UK's May rejects criticism over Syria airstrike decision

Labour leader Jeremy Corbyn speaking after Britain's Prime Minister Theresa May's statement to MPs in the House of Commons in London, Monday April 16,

Labour leader Jeremy Corbyn speaking after Britain's Prime Minister Theresa May's statement to MPs in the House of Commons in London, Monday April 16,

Britain's Prime Minister Theresa May hosts a meeting with leaders and representatives of Caribbean countries, inside 10 Downing Street in central Lond

Britain's Prime Minister Theresa May hosts a meeting with leaders and representatives of Caribbean countries, inside 10 Downing Street in central Lond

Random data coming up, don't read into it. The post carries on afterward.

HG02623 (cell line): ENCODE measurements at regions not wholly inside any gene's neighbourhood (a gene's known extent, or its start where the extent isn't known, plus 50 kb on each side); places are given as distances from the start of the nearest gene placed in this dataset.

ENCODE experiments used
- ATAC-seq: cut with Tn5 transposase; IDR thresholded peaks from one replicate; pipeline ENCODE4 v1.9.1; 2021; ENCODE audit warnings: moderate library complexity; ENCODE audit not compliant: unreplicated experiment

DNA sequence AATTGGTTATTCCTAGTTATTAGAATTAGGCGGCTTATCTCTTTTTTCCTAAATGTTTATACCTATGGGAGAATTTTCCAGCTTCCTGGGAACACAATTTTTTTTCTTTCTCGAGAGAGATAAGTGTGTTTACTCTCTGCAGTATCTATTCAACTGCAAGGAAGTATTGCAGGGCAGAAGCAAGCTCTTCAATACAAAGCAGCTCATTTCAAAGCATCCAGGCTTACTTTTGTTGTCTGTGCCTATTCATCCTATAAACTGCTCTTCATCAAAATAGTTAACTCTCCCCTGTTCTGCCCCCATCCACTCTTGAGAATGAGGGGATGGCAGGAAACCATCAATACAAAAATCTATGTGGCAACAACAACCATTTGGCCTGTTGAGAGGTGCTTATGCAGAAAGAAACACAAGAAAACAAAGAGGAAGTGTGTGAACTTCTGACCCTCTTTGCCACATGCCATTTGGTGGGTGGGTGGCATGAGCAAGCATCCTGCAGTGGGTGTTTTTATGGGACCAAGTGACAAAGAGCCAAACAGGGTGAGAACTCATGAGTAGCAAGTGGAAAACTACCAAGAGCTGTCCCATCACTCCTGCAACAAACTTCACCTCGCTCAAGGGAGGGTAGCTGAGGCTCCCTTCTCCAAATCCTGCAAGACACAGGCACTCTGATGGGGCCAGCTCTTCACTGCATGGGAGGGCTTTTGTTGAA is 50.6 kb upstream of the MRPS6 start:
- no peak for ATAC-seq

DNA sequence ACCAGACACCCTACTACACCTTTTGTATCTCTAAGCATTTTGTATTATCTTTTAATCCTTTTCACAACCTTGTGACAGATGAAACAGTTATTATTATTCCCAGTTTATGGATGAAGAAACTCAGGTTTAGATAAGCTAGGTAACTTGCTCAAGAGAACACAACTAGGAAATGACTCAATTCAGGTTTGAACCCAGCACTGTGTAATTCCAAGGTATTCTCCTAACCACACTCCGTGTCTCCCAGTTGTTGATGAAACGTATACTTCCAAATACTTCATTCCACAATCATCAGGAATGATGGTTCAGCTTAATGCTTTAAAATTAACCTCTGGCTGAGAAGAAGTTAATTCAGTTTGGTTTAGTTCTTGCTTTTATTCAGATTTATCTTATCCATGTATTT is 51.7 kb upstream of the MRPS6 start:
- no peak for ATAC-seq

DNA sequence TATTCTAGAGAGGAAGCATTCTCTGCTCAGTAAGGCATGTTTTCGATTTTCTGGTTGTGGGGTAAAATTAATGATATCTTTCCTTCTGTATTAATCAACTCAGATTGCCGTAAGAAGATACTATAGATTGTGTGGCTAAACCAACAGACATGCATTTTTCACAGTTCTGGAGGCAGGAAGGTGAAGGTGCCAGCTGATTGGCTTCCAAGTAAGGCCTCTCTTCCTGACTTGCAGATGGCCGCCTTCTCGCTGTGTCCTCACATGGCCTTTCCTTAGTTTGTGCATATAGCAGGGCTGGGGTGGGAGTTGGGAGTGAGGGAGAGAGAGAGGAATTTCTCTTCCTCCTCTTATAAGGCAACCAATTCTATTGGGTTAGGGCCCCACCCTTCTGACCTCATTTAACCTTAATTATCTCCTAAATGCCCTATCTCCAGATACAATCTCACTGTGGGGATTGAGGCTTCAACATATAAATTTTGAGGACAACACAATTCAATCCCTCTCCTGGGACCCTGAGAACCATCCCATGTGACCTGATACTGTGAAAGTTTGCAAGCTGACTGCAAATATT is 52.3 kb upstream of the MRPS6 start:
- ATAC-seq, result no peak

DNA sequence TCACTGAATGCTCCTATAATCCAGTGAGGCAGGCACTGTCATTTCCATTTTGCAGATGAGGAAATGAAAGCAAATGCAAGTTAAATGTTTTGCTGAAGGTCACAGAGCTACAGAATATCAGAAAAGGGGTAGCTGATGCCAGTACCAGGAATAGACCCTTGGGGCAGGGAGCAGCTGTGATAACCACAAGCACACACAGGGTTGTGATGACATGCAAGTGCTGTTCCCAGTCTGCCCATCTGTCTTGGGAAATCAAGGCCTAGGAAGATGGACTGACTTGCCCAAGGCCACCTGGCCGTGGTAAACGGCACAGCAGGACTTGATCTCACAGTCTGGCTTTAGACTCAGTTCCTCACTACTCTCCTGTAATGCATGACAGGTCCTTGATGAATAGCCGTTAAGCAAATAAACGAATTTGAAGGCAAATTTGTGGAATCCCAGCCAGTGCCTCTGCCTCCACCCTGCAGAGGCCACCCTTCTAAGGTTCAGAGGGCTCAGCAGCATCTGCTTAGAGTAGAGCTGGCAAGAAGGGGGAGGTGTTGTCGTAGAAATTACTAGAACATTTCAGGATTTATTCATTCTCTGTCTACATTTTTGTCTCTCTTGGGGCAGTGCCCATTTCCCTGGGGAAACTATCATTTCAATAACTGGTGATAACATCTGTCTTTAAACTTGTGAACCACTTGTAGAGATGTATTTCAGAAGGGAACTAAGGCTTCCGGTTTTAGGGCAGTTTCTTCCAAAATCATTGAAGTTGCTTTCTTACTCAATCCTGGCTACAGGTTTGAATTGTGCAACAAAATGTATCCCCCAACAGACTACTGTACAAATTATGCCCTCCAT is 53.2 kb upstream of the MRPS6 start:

LONDON (AP) — British Prime Minister Theresa May has rejected opposition calls for a law requiring Parliament's approval to commit U.K. forces to military action.

Britain, along with the United States and France, launched airstrikes on Saturday against targets in Syria over a reported chemical weapons attack.

Labour Party leader Jeremy Corbyn accused May of showing a "flagrant disregard" for Parliament by not seeking lawmakers' approval first.

But May said Corbyn's demand for a War Powers Act to prevent the government from acting alone "would seriously compromise our national security, our national interests, and the lives of British citizens at home and abroad" by making rapid, small-scale strikes like those taken in Syria impossible.

Corbyn secured an emergency debate on the Syria strikes Tuesday, but it didn't include a significant vote on the issue.